‘The Coming Corporate State’ contains the blue-print or master plan for the complete restructuring of the British economy that would have followed the advance to power of the British Union of Fascists led by Oswald Mosley. It would have involved the greatest redistribution of wealth ever to take place in Britain.
The author of this book, and architect of the British Corporate State, was Scots-born Alexander Raven Thomson: the Director of Policy and leading intellectual of the British Union. Raven describes how all businesses above a certain size would pass into the common ownership of a corporate body comprising workers, managers and consumers. The profits of each business would go directly to the people who worked in that business – rather than to absentee shareholders (as with capitalism) or to the state (as with orthodox socialism). All major decisions would be determined by a Board comprising the three groups of stakeholders already described. This policy drew on the syndicalist tradition long popular in southern Europe but developed and refined to serve the needs of British working people.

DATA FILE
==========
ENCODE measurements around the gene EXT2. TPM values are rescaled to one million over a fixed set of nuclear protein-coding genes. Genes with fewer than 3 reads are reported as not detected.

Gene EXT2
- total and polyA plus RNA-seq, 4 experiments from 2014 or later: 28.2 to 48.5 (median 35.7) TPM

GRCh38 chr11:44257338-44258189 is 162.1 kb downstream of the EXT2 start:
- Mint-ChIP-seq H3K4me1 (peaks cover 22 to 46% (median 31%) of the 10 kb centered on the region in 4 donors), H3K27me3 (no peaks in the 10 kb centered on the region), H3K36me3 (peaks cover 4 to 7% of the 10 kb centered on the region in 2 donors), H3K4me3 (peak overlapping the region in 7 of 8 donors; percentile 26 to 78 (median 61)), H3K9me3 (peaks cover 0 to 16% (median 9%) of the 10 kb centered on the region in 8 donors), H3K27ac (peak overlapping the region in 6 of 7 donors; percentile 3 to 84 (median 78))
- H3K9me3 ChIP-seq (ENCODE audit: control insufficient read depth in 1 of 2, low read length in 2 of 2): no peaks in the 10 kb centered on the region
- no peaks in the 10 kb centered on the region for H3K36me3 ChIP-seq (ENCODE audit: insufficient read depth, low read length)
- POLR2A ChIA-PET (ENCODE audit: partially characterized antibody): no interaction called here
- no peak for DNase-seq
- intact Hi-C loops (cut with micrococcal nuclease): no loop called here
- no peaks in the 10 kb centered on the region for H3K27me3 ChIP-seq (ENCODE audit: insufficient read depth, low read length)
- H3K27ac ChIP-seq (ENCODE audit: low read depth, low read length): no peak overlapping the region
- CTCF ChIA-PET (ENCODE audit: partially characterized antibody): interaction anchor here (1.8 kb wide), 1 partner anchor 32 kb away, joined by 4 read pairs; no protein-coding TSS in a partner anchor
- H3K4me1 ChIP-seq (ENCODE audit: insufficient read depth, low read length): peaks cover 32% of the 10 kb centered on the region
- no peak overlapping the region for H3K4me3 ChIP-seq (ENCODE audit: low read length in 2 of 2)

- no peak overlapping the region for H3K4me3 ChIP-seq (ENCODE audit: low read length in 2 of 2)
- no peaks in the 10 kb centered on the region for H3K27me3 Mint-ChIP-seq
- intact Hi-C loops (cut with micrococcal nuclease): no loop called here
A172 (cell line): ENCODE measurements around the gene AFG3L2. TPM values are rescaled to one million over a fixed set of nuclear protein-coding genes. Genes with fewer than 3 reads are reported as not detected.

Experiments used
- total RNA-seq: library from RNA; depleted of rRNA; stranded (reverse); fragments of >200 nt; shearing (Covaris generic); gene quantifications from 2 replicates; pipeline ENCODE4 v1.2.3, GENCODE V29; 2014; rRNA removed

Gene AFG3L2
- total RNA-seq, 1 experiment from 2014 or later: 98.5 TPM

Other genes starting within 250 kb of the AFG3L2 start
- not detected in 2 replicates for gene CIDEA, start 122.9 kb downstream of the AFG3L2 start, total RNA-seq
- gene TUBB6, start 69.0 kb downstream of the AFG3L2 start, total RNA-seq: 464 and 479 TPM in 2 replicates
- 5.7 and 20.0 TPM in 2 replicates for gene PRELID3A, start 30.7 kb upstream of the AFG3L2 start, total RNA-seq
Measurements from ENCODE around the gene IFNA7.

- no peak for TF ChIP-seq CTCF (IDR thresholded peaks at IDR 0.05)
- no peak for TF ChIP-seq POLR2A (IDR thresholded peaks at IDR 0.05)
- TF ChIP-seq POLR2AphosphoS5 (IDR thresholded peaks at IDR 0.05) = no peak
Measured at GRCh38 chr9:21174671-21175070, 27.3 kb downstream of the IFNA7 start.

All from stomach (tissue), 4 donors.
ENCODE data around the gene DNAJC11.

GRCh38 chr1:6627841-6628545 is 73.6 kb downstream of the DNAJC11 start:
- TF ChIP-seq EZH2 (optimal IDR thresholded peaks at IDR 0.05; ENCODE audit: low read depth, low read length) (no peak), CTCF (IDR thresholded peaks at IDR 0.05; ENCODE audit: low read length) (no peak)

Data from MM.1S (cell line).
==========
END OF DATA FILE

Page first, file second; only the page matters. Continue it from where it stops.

The British Corporate State would also have been a key element in British Union’s proposed system of electoral reform based on a vocational franchise. As communism, state socialism and capitalism have become increasingly discredited as economic role models for the 21st century, the syndical ideas of Raven, Sorel, Orage and Arthur Penty demand closer examination.